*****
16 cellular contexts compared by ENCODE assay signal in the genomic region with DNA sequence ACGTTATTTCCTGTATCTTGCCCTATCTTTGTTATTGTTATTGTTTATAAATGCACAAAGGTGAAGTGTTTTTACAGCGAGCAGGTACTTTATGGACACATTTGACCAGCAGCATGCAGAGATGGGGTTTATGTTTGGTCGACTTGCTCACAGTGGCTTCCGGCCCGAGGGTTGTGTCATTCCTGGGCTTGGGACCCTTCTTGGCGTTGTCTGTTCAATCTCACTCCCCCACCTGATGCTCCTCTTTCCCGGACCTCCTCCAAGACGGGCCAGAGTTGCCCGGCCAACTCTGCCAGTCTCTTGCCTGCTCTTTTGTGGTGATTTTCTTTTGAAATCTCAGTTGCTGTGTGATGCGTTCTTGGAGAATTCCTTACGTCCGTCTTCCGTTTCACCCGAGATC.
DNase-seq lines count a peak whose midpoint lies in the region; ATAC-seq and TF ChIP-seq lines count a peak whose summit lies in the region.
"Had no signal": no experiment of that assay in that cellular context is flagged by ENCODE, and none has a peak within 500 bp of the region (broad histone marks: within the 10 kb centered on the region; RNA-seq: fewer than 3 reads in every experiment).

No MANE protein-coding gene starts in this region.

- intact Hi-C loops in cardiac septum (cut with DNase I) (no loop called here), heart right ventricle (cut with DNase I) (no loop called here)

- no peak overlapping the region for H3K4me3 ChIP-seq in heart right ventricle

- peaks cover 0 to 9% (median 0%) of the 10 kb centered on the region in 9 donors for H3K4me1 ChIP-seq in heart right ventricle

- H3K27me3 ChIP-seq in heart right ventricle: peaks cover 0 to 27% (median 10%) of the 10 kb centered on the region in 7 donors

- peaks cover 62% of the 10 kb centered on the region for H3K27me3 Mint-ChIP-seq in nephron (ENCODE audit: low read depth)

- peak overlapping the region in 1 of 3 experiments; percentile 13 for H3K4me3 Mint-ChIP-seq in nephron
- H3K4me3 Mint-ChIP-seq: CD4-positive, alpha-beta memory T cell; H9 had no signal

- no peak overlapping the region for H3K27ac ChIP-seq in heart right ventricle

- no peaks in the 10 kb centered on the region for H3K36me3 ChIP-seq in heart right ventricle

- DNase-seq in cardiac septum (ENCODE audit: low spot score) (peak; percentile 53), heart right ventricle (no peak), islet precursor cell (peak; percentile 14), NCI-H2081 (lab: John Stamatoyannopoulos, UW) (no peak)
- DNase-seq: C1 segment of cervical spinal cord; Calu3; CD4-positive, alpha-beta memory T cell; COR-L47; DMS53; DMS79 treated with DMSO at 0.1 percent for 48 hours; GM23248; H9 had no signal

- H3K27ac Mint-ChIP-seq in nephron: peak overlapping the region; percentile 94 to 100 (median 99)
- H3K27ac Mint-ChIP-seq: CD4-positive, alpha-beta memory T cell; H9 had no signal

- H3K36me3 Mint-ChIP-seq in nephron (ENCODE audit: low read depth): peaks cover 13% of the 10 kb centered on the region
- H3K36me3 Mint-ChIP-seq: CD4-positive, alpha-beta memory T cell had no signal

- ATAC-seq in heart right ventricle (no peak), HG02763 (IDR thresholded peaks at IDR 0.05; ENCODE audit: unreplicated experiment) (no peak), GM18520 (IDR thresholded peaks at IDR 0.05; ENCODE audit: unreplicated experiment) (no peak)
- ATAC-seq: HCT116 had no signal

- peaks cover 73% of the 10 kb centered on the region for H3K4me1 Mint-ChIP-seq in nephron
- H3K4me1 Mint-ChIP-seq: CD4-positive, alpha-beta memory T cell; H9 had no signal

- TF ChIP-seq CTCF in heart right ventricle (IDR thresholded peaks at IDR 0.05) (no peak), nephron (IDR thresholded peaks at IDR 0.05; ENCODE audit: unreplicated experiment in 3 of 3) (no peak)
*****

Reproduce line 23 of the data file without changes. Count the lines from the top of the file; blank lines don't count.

- H3K4me1 Mint-ChIP-seq: CD4-positive, alpha-beta memory T cell; H9 had no signal